Interestingly, even with current emissions requirements, unit injectors are still used on some modern 4 strokes like my Scania 13 liter. The Detroit Series 60 4 strokes used them too.
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Old 12-09-2020, 10:42 PM   #49
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FF had or has a bus/motor home w some kind of DD.
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Old 12-10-2020, 07:38 AM   #50
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So far I have has an 8v71 in a GM 4106 , a 6-71 in our 50 ft Navy utility launch , a 3208 tossed for a DD Ser 50 in out Flxible bus conversion.

The inline natural 6-71 ran 50-60 hours before the lube oil would show any color , 100-125 to change.

Was hard mounted , very smooth keel cooled dry stack so was really easy to maintain . A great feature was the ease, -1 bolt- to remove, an air box cover so preping for 6 months of non use was just a few squirts of storage oil .

ATF as engine fuel kept the injectors from seizing during storage .

A grand engine for a lazy fellow!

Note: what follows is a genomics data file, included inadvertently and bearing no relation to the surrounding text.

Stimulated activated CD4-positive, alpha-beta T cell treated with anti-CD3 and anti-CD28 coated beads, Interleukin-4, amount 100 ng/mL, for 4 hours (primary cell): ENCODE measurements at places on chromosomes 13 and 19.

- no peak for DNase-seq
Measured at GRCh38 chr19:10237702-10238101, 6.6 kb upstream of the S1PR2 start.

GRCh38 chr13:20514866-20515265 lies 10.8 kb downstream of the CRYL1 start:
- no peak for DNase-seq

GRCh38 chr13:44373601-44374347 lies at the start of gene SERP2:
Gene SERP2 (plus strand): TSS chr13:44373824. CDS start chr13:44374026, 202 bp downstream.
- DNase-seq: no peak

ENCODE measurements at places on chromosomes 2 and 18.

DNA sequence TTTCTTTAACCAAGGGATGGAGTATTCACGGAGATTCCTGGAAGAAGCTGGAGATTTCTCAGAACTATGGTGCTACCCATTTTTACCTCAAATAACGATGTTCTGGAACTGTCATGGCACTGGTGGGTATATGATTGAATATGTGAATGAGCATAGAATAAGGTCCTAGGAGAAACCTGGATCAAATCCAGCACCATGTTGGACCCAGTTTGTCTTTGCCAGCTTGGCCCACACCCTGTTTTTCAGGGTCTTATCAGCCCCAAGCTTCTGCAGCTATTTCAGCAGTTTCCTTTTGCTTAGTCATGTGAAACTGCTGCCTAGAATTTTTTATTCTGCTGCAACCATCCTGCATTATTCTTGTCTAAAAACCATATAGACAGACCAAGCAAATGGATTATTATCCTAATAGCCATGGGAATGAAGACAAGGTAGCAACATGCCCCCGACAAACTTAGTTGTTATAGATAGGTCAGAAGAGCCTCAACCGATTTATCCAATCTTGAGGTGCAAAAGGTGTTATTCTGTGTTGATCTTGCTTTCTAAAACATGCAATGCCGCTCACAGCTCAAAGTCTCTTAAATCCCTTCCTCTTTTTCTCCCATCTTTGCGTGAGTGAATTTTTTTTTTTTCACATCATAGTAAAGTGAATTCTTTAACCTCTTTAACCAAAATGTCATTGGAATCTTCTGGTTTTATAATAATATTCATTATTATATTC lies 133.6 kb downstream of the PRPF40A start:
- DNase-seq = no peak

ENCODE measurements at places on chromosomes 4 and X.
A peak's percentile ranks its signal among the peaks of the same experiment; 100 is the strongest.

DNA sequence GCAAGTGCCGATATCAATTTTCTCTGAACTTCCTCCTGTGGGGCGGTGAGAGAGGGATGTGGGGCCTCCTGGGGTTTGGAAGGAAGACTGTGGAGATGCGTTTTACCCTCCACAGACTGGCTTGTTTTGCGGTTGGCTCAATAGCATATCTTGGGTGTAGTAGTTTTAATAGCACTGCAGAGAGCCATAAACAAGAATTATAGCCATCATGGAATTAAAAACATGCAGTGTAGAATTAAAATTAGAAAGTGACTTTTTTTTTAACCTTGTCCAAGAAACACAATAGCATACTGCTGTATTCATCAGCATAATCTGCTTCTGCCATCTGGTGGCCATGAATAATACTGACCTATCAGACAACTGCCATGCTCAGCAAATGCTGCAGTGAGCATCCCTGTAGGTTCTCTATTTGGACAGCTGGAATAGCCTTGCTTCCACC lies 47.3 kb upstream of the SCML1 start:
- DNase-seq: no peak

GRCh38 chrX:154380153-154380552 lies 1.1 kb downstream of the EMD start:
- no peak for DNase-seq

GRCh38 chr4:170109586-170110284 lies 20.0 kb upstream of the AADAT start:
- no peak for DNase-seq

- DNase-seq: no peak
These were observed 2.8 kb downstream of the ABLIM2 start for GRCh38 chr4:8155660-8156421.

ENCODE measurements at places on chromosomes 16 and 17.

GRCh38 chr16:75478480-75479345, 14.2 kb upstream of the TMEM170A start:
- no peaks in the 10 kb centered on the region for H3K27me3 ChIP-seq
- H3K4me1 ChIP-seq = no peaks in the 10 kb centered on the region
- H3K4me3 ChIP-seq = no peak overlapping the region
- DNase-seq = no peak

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Old 12-10-2020, 11:52 AM   #51
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The tug is called the Fosthall, and is still in the Canadian registry, home ported in Masset. If anyone has seen her I’d love an update.

Bill
Is this her ?

https://alhs-archives.com/keyword/fosthall-tug/
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Old 12-10-2020, 11:58 AM   #52
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I was home ported in Masett in the 70’s.
Masett’s a long way from Boston.
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Old 12-10-2020, 12:36 PM   #53
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Just a trivia tidbit:

The Cleveland 268 and 278 did not follow GM's convention of naming after the cubic inches per cylinder. They followed Winton's model number scheme which had more to do with some sort of series based on when it was introduced.

268 was 223cu in/cyl, were inline with 3 to 8 cyl. Mostly genset on navy ships/subs.

278 was 631cu in/cyl. V-block in 12 or 16cyl. Mostly submarine propulsion engines.

DD 53, 71, 92, 110, 149 were all cu in/cyl

Same with EMD 567, 645, 710 loco engines. Also used in tugs, etc as prop engines.

Edit: Another tidbit: The Calypso dive boat had Cleveland 8-268 propulsion engines.
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Old 12-10-2020, 12:42 PM   #54
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Yes.

She was built new by John Manley in New Westminster, and worked on the Upper and Lower Arrow Lakes for decades. As I recall her 6-110 was 220 hp.

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Old 12-11-2020, 08:48 AM   #55
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"As I recall her 6-110 was 220 hp."

A still useful ROT is 3 cubic inches of a normally aspired engine will make 1HP with no strain and have a long life.

110 times 6 = 660 divided buy 3 = 220hp. Sounds about right.